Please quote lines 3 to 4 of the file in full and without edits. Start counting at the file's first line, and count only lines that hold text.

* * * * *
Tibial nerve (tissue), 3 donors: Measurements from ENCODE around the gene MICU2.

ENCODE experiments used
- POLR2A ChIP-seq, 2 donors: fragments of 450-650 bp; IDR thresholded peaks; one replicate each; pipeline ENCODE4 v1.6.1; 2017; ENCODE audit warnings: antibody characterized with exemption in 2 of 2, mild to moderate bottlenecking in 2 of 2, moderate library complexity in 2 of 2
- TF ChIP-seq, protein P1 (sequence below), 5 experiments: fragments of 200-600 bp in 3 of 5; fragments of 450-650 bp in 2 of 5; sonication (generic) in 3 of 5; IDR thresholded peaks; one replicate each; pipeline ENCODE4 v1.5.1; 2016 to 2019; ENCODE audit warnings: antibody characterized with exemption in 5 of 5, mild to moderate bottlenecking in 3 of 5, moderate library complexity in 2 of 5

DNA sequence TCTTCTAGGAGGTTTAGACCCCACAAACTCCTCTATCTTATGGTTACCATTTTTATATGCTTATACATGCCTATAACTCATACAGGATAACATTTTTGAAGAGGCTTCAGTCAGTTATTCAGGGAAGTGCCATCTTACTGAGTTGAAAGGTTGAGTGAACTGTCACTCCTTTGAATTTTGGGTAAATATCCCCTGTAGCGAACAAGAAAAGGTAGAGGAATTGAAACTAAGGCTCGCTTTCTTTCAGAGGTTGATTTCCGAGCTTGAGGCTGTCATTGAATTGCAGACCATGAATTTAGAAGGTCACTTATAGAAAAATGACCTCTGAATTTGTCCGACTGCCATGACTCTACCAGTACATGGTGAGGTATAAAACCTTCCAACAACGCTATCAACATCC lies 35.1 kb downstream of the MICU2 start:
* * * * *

- POLR2A ChIP-seq, 2 donors: fragments of 450-650 bp; IDR thresholded peaks; one replicate each; pipeline ENCODE4 v1.6.1; 2017; ENCODE audit warnings: antibody characterized with exemption in 2 of 2, mild to moderate bottlenecking in 2 of 2, moderate library complexity in 2 of 2
- TF ChIP-seq, protein P1 (sequence below), 5 experiments: fragments of 200-600 bp in 3 of 5; fragments of 450-650 bp in 2 of 5; sonication (generic) in 3 of 5; IDR thresholded peaks; one replicate each; pipeline ENCODE4 v1.5.1; 2016 to 2019; ENCODE audit warnings: antibody characterized with exemption in 5 of 5, mild to moderate bottlenecking in 3 of 5, moderate library complexity in 2 of 5